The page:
Advocates call for stronger judicial protection for women of domestic violence

May 5 is National Day of Awareness on Missing and Murdered Indigenous Women

First Journey Trails CEO Thomas Schoen (from left), Jimco Services’ James Doerfling, Williams Lake First Nation Chief Willie Sellars and Sugar Cane Archaeology’s Marvin Bob break ground on a new mountain biking trail network project at WLFN. (Angie Mindus photo - Williams Lake Tribune)
WATCH: Williams Lake First Nation breaks ground on multi-use bike trail project

Phase one of the project will see the construction of a 1,750-metre hiking and biking trail

Kimberley case counts not at the point for 18 years and older community vaccination, says Interior Health. (File photo)
Many factors considered for smaller community-wide vaccination: Interior Health

East Kootenay resort town’s COVID-19 situation not at the point of community-wide vaccination, say officials

Canadian Prime Minister Justin Trudeau and United States President Joe Biden smile as they say farewell following a virtual joint statement in Ottawa, Tuesday, February 23, 2021. THE CANADIAN PRESS/Adrian Wyld
Trudeau pledges to cut emissions by 40% to 45% by 2030, short of U.S. goal

Trudeau announced target during a virtual climate summit convened by U.S. President Joe Biden

Cannabis bought in British Columbia (Ashley Wadhwani/Black Press Media)
Is it time to start thinking about greener ways to package cannabis?

Packaging suppliers are still figuring eco-friendly and affordable packaging options that fit the mandates of Cannabis Regulations

Nic Hume and his fellow paramedic stopped to rescue the victim of an Oak Bay hit-and-run – a duck – at the end of their shift Thursday morning. (Nic Hume/Facebook)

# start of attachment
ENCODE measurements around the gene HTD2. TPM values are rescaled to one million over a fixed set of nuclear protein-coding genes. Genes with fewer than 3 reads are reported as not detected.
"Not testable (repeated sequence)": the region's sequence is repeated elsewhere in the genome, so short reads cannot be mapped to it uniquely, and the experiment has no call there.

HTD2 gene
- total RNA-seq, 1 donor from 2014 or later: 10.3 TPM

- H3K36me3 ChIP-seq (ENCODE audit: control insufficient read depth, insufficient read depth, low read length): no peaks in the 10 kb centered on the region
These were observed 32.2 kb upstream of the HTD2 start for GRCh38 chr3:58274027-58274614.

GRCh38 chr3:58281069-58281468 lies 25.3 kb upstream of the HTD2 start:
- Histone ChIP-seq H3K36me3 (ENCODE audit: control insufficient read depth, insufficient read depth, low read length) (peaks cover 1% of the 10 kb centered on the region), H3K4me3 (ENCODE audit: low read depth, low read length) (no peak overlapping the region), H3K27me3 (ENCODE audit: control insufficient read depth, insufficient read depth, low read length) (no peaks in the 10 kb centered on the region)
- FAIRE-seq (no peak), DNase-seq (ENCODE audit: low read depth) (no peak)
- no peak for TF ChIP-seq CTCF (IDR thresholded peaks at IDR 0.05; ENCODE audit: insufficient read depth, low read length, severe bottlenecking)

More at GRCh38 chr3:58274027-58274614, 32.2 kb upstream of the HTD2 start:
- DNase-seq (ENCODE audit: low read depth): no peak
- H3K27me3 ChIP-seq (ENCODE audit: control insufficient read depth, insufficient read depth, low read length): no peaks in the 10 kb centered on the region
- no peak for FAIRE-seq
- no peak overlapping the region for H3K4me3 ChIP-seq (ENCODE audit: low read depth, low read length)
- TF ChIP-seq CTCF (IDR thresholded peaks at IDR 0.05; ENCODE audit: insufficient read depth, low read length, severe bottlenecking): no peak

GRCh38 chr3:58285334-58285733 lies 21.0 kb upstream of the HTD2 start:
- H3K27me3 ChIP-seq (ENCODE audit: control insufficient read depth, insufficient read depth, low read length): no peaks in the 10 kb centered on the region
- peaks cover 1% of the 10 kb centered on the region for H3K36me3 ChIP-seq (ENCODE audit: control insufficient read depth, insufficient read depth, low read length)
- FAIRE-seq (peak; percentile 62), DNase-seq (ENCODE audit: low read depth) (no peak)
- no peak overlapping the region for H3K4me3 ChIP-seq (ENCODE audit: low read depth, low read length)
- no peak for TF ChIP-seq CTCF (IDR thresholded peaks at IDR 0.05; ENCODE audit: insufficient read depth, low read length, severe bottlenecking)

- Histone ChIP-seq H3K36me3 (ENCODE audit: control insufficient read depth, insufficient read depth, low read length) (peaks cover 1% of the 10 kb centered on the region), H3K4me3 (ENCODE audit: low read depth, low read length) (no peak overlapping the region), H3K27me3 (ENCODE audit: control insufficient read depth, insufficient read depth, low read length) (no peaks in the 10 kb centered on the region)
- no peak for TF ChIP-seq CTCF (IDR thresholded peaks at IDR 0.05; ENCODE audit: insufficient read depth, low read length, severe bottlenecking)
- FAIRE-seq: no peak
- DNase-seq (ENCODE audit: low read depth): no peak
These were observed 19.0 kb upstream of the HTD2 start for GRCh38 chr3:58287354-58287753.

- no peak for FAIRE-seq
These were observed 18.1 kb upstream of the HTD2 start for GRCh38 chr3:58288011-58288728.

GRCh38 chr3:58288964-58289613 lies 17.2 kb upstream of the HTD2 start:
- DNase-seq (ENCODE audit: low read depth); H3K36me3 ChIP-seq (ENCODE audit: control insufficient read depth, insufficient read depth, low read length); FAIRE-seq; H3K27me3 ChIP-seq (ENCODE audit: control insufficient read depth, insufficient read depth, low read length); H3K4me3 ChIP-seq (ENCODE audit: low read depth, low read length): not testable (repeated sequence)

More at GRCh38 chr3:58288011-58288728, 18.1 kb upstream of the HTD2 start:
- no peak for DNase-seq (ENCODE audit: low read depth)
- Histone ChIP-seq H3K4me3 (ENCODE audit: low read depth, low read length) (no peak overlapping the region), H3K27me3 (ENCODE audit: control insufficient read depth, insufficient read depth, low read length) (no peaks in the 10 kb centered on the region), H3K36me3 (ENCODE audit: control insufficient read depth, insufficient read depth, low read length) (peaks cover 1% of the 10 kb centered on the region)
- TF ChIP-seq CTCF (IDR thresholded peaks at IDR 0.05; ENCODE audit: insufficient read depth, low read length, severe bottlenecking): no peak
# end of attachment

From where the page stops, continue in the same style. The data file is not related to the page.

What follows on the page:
B.C. paramedics don’t duck a chance to help someone in need

Ambulance duo end a long shift by helping a distressed duck in Victoria suburb

As the snow in Manning Park melts, searchers are able to get a little farther each day. Photo submitted
Family resumes search for son missing in B.C.’s Manning park since October

‘This is our child, and we don’t give up on our children,’ said mother of Jordan, Josie Naterer

A health-care worker prepares a dose of the Pfizer-BioNTech COVID-19 vaccine at a clinic in Toronto on Thursday, January 7, 2021. THE CANADIAN PRESS/Nathan Denette
Canada buys 65M Pfizer booster shots for protection against COVID-19 variants

Prime Minister Justin Trudeau says the deal with Pfizer includes options to add 30 million doses in both 2022 and 2023, and an option for 60 million doses in 2024

A plan flew over the Lower Mainland with a sign expressing some Canucks fans’ discontent with the team’s general manager. (Niqhil Velji - Twitter Screenshot)
#FireBenning movement gets off the ground in Metro Vancouver

Canucks fans raise enough money to fly banner over Metro Vancouver asking for team GM to be canned

The freed osprey keeps a wary eye on its rescuers after being deposited on its nest. (Photo credit: Greg Hiltz)
Hydro crew in Ashcroft gets osprey rescue call-out they won’t soon forget

Bird was tangled in baling wire hanging from a hydro pole, necessitating a tricky rescue

Minister of Public Safety and Solicitor General Mike Farnworth speaks to media at the Legislature in Victoria, B.C., on Monday February 5, 2018. THE CANADIAN PRESS/Chad Hipolito
B.C. officials to announce travel restrictions today to limit COVID-19 spread

Mike Farnworth is expected to give details of what the government views as essential travel

Richard Desautel with supporters outside the courthouse in Nelson, B.C., in 2016. Photo: Bill Metcalfe
UPDATED: Sinixt, First Nation bordering Canada-U.S., can claim Indigenous rights, top court rules

The decision essentially reverses a 1956 declaration the Sinixt were extinct

Most Read